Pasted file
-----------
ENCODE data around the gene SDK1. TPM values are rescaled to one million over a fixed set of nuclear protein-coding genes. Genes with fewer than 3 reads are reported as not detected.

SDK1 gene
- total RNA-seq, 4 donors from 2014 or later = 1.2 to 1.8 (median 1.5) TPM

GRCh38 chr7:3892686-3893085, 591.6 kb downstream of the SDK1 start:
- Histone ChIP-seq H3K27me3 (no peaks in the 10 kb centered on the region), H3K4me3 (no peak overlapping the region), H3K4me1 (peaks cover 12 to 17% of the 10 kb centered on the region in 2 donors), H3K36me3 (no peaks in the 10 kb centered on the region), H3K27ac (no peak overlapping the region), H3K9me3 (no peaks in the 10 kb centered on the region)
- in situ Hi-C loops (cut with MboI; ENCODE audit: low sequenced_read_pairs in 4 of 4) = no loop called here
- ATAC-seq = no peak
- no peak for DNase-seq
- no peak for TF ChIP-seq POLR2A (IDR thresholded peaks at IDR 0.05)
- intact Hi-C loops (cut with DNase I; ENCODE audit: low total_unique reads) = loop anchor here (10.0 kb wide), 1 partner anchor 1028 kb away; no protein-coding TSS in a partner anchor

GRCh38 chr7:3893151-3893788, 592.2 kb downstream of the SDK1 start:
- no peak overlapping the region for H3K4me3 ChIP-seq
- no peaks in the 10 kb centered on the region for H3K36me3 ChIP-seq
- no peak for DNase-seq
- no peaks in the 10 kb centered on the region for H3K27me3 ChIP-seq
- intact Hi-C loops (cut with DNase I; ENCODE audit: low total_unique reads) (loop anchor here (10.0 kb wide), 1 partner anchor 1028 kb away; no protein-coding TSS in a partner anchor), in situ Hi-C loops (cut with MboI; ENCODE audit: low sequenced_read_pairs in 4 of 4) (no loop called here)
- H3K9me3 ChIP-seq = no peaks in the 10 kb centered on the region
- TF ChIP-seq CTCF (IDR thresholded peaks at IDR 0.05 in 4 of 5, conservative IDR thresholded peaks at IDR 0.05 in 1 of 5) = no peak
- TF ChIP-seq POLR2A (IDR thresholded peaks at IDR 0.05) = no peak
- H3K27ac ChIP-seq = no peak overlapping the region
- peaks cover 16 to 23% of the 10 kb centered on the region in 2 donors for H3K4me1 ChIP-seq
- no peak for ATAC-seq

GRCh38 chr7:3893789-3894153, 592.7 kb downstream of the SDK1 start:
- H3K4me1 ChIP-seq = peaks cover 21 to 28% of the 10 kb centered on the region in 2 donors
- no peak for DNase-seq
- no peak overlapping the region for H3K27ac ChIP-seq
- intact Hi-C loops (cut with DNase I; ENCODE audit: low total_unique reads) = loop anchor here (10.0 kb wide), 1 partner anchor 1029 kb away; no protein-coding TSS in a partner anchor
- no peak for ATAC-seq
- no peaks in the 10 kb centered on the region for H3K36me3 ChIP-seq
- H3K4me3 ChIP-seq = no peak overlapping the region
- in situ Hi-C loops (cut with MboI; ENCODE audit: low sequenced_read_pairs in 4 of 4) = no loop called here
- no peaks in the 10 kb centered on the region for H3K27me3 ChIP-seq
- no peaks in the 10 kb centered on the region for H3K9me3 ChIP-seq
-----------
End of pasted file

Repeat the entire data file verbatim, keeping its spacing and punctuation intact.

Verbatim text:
ENCODE data around the gene SDK1. TPM values are rescaled to one million over a fixed set of nuclear protein-coding genes. Genes with fewer than 3 reads are reported as not detected.

SDK1 gene
- total RNA-seq, 4 donors from 2014 or later = 1.2 to 1.8 (median 1.5) TPM

GRCh38 chr7:3892686-3893085, 591.6 kb downstream of the SDK1 start:
- Histone ChIP-seq H3K27me3 (no peaks in the 10 kb centered on the region), H3K4me3 (no peak overlapping the region), H3K4me1 (peaks cover 12 to 17% of the 10 kb centered on the region in 2 donors), H3K36me3 (no peaks in the 10 kb centered on the region), H3K27ac (no peak overlapping the region), H3K9me3 (no peaks in the 10 kb centered on the region)
- in situ Hi-C loops (cut with MboI; ENCODE audit: low sequenced_read_pairs in 4 of 4) = no loop called here
- ATAC-seq = no peak
- no peak for DNase-seq
- no peak for TF ChIP-seq POLR2A (IDR thresholded peaks at IDR 0.05)
- intact Hi-C loops (cut with DNase I; ENCODE audit: low total_unique reads) = loop anchor here (10.0 kb wide), 1 partner anchor 1028 kb away; no protein-coding TSS in a partner anchor

GRCh38 chr7:3893151-3893788, 592.2 kb downstream of the SDK1 start:
- no peak overlapping the region for H3K4me3 ChIP-seq
- no peaks in the 10 kb centered on the region for H3K36me3 ChIP-seq
- no peak for DNase-seq
- no peaks in the 10 kb centered on the region for H3K27me3 ChIP-seq
- intact Hi-C loops (cut with DNase I; ENCODE audit: low total_unique reads) (loop anchor here (10.0 kb wide), 1 partner anchor 1028 kb away; no protein-coding TSS in a partner anchor), in situ Hi-C loops (cut with MboI; ENCODE audit: low sequenced_read_pairs in 4 of 4) (no loop called here)
- H3K9me3 ChIP-seq = no peaks in the 10 kb centered on the region
- TF ChIP-seq CTCF (IDR thresholded peaks at IDR 0.05 in 4 of 5, conservative IDR thresholded peaks at IDR 0.05 in 1 of 5) = no peak
- TF ChIP-seq POLR2A (IDR thresholded peaks at IDR 0.05) = no peak
- H3K27ac ChIP-seq = no peak overlapping the region
- peaks cover 16 to 23% of the 10 kb centered on the region in 2 donors for H3K4me1 ChIP-seq
- no peak for ATAC-seq

GRCh38 chr7:3893789-3894153, 592.7 kb downstream of the SDK1 start:
- H3K4me1 ChIP-seq = peaks cover 21 to 28% of the 10 kb centered on the region in 2 donors
- no peak for DNase-seq
- no peak overlapping the region for H3K27ac ChIP-seq
- intact Hi-C loops (cut with DNase I; ENCODE audit: low total_unique reads) = loop anchor here (10.0 kb wide), 1 partner anchor 1029 kb away; no protein-coding TSS in a partner anchor
- no peak for ATAC-seq
- no peaks in the 10 kb centered on the region for H3K36me3 ChIP-seq
- H3K4me3 ChIP-seq = no peak overlapping the region
- in situ Hi-C loops (cut with MboI; ENCODE audit: low sequenced_read_pairs in 4 of 4) = no loop called here
- no peaks in the 10 kb centered on the region for H3K27me3 ChIP-seq
- no peaks in the 10 kb centered on the region for H3K9me3 ChIP-seq